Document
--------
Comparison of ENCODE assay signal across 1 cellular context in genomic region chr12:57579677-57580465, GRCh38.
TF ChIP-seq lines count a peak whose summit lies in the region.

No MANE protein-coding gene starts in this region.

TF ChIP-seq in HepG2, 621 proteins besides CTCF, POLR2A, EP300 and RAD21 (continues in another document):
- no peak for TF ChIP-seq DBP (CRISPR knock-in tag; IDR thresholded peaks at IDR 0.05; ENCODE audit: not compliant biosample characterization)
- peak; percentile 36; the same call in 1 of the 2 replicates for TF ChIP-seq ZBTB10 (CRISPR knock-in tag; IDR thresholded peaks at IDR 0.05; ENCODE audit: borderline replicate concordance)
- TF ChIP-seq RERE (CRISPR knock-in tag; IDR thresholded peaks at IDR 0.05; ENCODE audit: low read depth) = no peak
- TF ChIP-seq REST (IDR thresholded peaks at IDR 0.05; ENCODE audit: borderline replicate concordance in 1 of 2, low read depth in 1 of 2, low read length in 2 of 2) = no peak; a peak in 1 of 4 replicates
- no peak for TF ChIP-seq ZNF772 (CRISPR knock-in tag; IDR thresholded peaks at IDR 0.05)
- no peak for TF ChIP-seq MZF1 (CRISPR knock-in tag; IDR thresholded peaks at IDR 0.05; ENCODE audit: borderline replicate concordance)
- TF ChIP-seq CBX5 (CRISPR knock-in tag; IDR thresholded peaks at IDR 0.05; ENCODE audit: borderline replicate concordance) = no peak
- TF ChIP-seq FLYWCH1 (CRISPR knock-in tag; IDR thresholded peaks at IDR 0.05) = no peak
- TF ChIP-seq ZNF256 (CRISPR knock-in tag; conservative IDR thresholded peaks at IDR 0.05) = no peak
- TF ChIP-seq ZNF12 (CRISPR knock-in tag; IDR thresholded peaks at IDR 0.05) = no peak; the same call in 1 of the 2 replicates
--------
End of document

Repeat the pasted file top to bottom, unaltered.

Comparison of ENCODE assay signal across 1 cellular context in genomic region chr12:57579677-57580465, GRCh38.
TF ChIP-seq lines count a peak whose summit lies in the region.

No MANE protein-coding gene starts in this region.

TF ChIP-seq in HepG2, 621 proteins besides CTCF, POLR2A, EP300 and RAD21 (continues in another document):
- no peak for TF ChIP-seq DBP (CRISPR knock-in tag; IDR thresholded peaks at IDR 0.05; ENCODE audit: not compliant biosample characterization)
- peak; percentile 36; the same call in 1 of the 2 replicates for TF ChIP-seq ZBTB10 (CRISPR knock-in tag; IDR thresholded peaks at IDR 0.05; ENCODE audit: borderline replicate concordance)
- TF ChIP-seq RERE (CRISPR knock-in tag; IDR thresholded peaks at IDR 0.05; ENCODE audit: low read depth) = no peak
- TF ChIP-seq REST (IDR thresholded peaks at IDR 0.05; ENCODE audit: borderline replicate concordance in 1 of 2, low read depth in 1 of 2, low read length in 2 of 2) = no peak; a peak in 1 of 4 replicates
- no peak for TF ChIP-seq ZNF772 (CRISPR knock-in tag; IDR thresholded peaks at IDR 0.05)
- no peak for TF ChIP-seq MZF1 (CRISPR knock-in tag; IDR thresholded peaks at IDR 0.05; ENCODE audit: borderline replicate concordance)
- TF ChIP-seq CBX5 (CRISPR knock-in tag; IDR thresholded peaks at IDR 0.05; ENCODE audit: borderline replicate concordance) = no peak
- TF ChIP-seq FLYWCH1 (CRISPR knock-in tag; IDR thresholded peaks at IDR 0.05) = no peak
- TF ChIP-seq ZNF256 (CRISPR knock-in tag; conservative IDR thresholded peaks at IDR 0.05) = no peak
- TF ChIP-seq ZNF12 (CRISPR knock-in tag; IDR thresholded peaks at IDR 0.05) = no peak; the same call in 1 of the 2 replicates